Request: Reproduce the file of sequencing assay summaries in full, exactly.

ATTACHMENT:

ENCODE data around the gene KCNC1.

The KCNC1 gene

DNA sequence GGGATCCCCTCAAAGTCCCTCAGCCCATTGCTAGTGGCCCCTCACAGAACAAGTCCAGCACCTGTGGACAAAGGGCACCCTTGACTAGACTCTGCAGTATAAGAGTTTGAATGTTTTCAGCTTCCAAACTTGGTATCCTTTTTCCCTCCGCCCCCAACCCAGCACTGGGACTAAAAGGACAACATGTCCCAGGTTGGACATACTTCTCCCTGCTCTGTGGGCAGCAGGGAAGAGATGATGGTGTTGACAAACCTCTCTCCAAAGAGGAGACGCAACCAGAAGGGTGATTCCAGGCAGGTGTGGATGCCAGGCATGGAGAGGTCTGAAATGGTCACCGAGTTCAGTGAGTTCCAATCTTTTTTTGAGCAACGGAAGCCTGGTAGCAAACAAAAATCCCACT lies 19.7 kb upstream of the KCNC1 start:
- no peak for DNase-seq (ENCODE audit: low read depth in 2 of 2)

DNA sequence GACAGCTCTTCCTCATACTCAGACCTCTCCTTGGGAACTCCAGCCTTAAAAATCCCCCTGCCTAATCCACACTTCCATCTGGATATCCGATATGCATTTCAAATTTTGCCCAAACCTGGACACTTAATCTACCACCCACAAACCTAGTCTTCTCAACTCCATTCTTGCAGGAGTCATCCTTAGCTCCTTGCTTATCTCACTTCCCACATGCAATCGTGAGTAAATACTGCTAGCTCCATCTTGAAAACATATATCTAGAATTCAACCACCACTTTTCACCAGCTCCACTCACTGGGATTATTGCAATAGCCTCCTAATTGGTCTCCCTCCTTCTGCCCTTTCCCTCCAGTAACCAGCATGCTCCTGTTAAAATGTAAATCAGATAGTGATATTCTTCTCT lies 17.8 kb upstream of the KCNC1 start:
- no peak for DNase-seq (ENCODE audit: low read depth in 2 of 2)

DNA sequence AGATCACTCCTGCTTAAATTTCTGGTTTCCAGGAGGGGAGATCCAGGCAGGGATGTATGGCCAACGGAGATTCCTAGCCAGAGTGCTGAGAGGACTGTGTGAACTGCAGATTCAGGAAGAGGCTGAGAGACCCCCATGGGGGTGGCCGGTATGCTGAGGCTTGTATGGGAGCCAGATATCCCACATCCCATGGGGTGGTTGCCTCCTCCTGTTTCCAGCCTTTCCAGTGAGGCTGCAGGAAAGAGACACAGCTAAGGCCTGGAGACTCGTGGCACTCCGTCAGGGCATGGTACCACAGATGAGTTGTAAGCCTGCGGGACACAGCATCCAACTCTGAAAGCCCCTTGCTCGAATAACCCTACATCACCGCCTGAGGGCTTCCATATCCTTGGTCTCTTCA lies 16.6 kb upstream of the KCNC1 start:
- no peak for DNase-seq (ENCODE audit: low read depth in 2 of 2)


ENCODE data around the gene KCNC1.

The KCNC1 gene

DNA sequence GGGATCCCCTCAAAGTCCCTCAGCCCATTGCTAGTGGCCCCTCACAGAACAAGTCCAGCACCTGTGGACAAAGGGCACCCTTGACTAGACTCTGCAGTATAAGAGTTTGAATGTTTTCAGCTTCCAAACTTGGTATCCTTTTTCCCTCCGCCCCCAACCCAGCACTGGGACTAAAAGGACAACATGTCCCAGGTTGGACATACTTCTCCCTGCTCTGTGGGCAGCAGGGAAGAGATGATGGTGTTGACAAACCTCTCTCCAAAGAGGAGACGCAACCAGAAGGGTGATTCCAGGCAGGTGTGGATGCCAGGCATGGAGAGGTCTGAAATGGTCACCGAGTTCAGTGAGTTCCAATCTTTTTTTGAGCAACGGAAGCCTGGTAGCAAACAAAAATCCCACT lies 19.7 kb upstream of the KCNC1 start:
- no peak for DNase-seq (ENCODE audit: low read depth in 2 of 2)

DNA sequence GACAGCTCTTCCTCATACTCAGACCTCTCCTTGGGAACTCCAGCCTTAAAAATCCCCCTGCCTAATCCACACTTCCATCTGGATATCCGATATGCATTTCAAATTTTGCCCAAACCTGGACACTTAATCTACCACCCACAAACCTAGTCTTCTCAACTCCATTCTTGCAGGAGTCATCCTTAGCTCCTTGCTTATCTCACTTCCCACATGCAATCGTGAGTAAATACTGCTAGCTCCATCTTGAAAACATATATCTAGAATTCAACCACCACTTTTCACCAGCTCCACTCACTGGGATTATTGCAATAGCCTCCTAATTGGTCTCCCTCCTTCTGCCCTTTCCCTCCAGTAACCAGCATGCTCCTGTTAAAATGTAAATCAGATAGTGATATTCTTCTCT lies 17.8 kb upstream of the KCNC1 start:
- no peak for DNase-seq (ENCODE audit: low read depth in 2 of 2)

DNA sequence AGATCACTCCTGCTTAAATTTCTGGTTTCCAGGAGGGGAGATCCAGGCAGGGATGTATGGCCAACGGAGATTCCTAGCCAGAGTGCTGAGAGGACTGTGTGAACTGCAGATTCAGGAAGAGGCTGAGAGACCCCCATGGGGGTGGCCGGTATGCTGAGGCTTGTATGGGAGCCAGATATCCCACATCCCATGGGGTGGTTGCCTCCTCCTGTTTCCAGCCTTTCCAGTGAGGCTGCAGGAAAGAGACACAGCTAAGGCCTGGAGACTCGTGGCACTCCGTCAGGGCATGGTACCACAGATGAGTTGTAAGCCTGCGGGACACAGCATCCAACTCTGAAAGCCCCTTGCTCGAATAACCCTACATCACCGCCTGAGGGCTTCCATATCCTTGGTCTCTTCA lies 16.6 kb upstream of the KCNC1 start:
- no peak for DNase-seq (ENCODE audit: low read depth in 2 of 2)